NEWPORT, R.I. (NNS) — U.S. Naval War College (NWC) Newport, Rhode Island hosted the 68th Current Strategy Forum (CSF) this week bringing together national security experts from the military, academics, government and private industry to explore wide-ranging issues of national and international importance.
CSF is the annual Capstone event for the NWC academic year and this year's theme, "National Security and Fleet Design" focused on the classic strategic problems of balancing ends, ways and means in constructing the fleet.
The two-day forum, hosted by the Rear Adm. Jeffrey Harley, president, NWC, brought together civilian and military leaders to discuss the future strategy of the United States.
The decades-old event remains important for decision makers who want to understand the national security strategic environment.
"The objective of CSF, which dates back to 1949, is to bring leading thinkers to the college to share their perspectives on a topic of strategic importance," said Michael Sherlock, professor in Academic Affairs and organizer of the event. "To add a broader and more diverse perspective to the audience, we reach out to the private sector and the community, leaders from business, academia, state and local government and invite them to join our students and share ideas on a variety of topics related to national security."
Naval War College students were the focal point of much of the discussion and were told be open to differing ideas.
"Learn to consider other perspectives," said Harley in his welcome remarks. "Listen to alternative views. Be curious and ask questions. Engage in the discussion. This is what will make you a better decision maker and problem solver, and our nation needs both."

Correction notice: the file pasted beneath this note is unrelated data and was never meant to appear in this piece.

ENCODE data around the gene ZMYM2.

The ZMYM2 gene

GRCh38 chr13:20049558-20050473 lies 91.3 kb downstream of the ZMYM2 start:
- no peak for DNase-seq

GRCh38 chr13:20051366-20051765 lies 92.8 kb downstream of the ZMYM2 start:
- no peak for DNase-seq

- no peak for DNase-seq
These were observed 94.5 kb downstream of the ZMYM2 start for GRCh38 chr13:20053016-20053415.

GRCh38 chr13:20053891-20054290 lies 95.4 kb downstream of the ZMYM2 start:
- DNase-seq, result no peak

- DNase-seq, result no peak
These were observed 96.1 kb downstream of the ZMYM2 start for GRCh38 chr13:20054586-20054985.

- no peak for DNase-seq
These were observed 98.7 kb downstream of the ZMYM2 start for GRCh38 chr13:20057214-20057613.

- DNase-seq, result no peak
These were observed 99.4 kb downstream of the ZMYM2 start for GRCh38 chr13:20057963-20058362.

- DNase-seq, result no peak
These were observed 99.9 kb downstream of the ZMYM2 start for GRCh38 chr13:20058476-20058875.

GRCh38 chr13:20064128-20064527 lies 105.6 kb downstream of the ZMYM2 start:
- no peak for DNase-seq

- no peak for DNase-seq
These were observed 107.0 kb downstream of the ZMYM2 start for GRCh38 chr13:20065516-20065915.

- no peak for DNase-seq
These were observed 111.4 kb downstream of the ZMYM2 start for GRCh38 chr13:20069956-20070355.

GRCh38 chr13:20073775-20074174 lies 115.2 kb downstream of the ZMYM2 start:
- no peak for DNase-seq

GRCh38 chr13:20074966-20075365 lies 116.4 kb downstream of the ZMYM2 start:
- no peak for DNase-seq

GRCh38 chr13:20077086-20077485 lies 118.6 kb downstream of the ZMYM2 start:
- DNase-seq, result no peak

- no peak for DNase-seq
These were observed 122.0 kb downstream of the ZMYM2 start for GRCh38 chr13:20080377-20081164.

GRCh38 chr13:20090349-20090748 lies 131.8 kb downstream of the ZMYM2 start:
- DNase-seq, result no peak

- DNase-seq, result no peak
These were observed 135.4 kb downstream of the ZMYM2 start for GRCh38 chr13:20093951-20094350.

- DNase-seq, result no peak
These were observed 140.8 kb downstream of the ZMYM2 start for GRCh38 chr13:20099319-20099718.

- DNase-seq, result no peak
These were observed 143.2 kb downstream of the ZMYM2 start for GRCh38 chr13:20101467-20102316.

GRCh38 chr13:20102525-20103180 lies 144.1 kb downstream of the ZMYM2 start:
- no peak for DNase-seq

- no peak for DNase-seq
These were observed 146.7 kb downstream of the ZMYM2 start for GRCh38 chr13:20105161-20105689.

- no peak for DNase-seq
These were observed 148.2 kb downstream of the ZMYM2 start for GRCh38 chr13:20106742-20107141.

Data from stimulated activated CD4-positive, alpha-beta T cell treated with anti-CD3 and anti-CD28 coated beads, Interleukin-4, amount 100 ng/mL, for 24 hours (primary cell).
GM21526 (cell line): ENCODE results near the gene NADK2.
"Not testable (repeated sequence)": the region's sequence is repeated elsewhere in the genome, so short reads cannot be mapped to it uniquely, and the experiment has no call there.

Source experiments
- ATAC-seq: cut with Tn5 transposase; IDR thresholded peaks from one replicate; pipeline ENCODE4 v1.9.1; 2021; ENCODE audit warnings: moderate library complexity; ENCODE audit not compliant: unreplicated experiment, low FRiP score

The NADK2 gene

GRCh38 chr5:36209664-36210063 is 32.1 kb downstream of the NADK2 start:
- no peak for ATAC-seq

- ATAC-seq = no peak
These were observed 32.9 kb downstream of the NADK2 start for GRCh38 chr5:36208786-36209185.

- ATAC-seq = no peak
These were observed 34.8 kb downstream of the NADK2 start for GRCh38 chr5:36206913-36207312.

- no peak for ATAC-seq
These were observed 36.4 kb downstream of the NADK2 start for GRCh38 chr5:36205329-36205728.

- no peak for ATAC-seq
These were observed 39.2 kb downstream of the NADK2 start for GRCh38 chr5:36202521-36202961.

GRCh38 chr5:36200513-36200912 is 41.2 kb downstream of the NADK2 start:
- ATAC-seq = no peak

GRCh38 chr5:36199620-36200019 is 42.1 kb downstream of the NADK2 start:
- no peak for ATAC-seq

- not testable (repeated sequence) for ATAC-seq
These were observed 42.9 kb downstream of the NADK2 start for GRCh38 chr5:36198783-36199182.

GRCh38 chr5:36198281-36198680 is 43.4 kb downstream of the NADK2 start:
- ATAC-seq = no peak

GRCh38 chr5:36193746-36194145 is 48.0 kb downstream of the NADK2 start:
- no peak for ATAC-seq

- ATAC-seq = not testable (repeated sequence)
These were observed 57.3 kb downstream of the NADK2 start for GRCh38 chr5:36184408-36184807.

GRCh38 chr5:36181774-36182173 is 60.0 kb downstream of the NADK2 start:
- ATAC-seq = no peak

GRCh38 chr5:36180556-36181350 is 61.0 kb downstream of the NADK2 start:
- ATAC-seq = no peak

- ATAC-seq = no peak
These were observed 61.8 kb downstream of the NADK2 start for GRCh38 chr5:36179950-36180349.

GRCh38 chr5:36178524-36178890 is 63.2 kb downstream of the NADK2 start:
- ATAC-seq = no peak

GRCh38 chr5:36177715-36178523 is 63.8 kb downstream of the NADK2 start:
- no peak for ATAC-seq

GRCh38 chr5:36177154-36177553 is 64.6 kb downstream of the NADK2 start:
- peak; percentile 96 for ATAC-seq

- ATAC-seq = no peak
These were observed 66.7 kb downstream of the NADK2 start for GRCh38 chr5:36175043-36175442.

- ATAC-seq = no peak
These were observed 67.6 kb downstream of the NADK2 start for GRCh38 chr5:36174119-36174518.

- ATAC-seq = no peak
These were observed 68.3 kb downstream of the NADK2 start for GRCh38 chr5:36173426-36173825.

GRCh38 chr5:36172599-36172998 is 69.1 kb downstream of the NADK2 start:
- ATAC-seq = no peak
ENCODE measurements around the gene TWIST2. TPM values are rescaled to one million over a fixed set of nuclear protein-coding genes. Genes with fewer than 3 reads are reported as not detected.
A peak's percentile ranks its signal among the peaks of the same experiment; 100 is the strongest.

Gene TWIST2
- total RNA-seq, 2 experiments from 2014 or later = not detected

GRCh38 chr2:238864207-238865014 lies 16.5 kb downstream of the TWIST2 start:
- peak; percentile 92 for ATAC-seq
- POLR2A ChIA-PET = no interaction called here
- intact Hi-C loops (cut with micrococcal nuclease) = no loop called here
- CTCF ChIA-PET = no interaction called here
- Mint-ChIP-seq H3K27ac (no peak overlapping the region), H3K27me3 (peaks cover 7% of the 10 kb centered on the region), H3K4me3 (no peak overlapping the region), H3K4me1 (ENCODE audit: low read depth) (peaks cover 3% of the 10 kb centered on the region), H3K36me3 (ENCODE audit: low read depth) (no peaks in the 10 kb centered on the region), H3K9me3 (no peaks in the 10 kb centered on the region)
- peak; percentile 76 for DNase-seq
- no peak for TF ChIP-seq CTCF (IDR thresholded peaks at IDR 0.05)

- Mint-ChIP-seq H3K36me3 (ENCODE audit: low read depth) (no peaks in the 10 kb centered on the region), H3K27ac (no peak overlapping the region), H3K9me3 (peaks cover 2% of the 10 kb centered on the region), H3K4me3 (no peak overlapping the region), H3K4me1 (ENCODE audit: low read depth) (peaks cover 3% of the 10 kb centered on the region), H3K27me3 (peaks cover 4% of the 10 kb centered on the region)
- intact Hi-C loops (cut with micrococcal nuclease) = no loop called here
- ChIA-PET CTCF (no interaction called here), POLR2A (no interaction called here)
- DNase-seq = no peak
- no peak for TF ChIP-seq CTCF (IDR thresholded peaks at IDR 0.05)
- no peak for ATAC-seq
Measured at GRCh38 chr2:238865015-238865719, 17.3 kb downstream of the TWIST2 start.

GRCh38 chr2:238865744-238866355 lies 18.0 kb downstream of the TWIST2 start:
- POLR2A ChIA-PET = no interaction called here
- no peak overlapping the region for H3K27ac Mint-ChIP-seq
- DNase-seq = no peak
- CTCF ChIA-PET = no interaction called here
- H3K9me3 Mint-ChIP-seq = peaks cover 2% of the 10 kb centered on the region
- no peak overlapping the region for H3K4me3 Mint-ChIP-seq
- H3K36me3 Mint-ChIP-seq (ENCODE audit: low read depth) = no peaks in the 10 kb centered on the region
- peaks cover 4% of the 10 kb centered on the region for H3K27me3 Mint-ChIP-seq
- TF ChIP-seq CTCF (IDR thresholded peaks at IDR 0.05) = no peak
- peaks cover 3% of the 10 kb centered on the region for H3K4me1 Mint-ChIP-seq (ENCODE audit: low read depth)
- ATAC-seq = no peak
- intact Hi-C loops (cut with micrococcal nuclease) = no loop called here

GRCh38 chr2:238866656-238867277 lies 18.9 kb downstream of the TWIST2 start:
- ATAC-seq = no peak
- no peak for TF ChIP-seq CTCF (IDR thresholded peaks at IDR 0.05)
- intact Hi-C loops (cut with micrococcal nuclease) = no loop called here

Harley kicked off the event with welcome remarks and introduced keynote speaker Honorable John Lehman Jr., secretary of the Navy from 1981-87, who spoke on the importance of the college in resolving conflict from the Cold War through the present.
The changing world presents many challenges for the students, according to Harley. "The challenges are many. America and her allies must wrestle with on-going conflicts in the Greater Middle East, with fighting occurring daily throughout the region, from Syria to Afghanistan," he said. "The problems posed by terrorism, irregular warfare, and the use of weapons of mass destruction remain in the headlines, and will continue to shape the character of many struggles around the globe."
Additional keynote speakers over the two days were Adm. John Richardson, chief of naval operations; Gen. Robert Neller, commandant, U.S. Marine Corps; Michael Austin, American Enterprise Institute; Harlan Ullman, Atlantic Council; and Robert Kaplan, Center for a New American Security.
Three panel discussions, "Enduring Strategic Principles and Present Day Challenges," "National Security and the Maritime Force," and "Future Challenges and Ways Ahead," were also held over the course of the forum.
NWC is a one-year resident program that graduates about 600 resident students and about 1,000 distance learning students each year. Its primary mission is to educate and develop future leaders. Additional missions include: helping to define the future Navy and its roles and missions, supporting combat readiness, strengthening global maritime partnerships, promoting ethics and leadership throughout the force, contributing knowledge to shape effective decisions through our Maritime History Center, providing expertise and advice to the international legal community through the Stockton Center for the Study of International Law. Students earn Joint Professional Military Education (JPME) credit and either a diploma or a master's degree in National Security and Strategic Studies or Defense and Strategic Studies. Established in 1884, U.S. Naval War College is the oldest institution of its kind in the world. More than 50,000 students have graduated since its first class of nine students in 1885 and about 300 of today's active duty admirals, generals and senior executive service leaders are alumni.
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